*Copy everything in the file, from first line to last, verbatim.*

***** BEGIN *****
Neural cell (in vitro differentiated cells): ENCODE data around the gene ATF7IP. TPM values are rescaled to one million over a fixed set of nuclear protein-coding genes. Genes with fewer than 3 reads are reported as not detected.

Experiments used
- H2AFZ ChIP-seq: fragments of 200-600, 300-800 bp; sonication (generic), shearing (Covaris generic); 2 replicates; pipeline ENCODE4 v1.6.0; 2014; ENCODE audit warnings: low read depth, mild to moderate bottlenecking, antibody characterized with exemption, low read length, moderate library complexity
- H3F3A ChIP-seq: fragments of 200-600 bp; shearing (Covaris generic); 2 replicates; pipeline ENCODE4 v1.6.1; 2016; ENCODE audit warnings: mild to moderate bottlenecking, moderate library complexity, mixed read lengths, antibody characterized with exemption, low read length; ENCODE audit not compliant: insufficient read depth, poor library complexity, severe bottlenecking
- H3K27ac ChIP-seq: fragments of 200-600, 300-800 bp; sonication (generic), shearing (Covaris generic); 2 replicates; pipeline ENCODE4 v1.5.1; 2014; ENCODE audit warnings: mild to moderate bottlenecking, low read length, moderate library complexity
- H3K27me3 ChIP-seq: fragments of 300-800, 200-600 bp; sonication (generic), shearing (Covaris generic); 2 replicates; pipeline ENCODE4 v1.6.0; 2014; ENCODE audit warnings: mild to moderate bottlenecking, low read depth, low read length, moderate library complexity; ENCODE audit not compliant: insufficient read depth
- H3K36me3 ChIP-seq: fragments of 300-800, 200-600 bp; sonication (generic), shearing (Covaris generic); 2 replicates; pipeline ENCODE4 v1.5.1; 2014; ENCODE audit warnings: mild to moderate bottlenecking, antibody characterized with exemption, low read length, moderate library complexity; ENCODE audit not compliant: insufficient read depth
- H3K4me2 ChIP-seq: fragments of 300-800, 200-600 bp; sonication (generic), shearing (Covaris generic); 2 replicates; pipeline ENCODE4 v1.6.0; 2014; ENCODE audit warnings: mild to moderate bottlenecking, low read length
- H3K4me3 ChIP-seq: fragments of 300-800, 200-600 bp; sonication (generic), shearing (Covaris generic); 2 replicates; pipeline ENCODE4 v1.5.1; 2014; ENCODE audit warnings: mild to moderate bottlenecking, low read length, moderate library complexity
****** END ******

Neural cell (in vitro differentiated cells): ENCODE data around the gene ATF7IP. TPM values are rescaled to one million over a fixed set of nuclear protein-coding genes. Genes with fewer than 3 reads are reported as not detected.

Experiments used
- H2AFZ ChIP-seq: fragments of 200-600, 300-800 bp; sonication (generic), shearing (Covaris generic); 2 replicates; pipeline ENCODE4 v1.6.0; 2014; ENCODE audit warnings: low read depth, mild to moderate bottlenecking, antibody characterized with exemption, low read length, moderate library complexity
- H3F3A ChIP-seq: fragments of 200-600 bp; shearing (Covaris generic); 2 replicates; pipeline ENCODE4 v1.6.1; 2016; ENCODE audit warnings: mild to moderate bottlenecking, moderate library complexity, mixed read lengths, antibody characterized with exemption, low read length; ENCODE audit not compliant: insufficient read depth, poor library complexity, severe bottlenecking
- H3K27ac ChIP-seq: fragments of 200-600, 300-800 bp; sonication (generic), shearing (Covaris generic); 2 replicates; pipeline ENCODE4 v1.5.1; 2014; ENCODE audit warnings: mild to moderate bottlenecking, low read length, moderate library complexity
- H3K27me3 ChIP-seq: fragments of 300-800, 200-600 bp; sonication (generic), shearing (Covaris generic); 2 replicates; pipeline ENCODE4 v1.6.0; 2014; ENCODE audit warnings: mild to moderate bottlenecking, low read depth, low read length, moderate library complexity; ENCODE audit not compliant: insufficient read depth
- H3K36me3 ChIP-seq: fragments of 300-800, 200-600 bp; sonication (generic), shearing (Covaris generic); 2 replicates; pipeline ENCODE4 v1.5.1; 2014; ENCODE audit warnings: mild to moderate bottlenecking, antibody characterized with exemption, low read length, moderate library complexity; ENCODE audit not compliant: insufficient read depth
- H3K4me2 ChIP-seq: fragments of 300-800, 200-600 bp; sonication (generic), shearing (Covaris generic); 2 replicates; pipeline ENCODE4 v1.6.0; 2014; ENCODE audit warnings: mild to moderate bottlenecking, low read length
- H3K4me3 ChIP-seq: fragments of 300-800, 200-600 bp; sonication (generic), shearing (Covaris generic); 2 replicates; pipeline ENCODE4 v1.5.1; 2014; ENCODE audit warnings: mild to moderate bottlenecking, low read length, moderate library complexity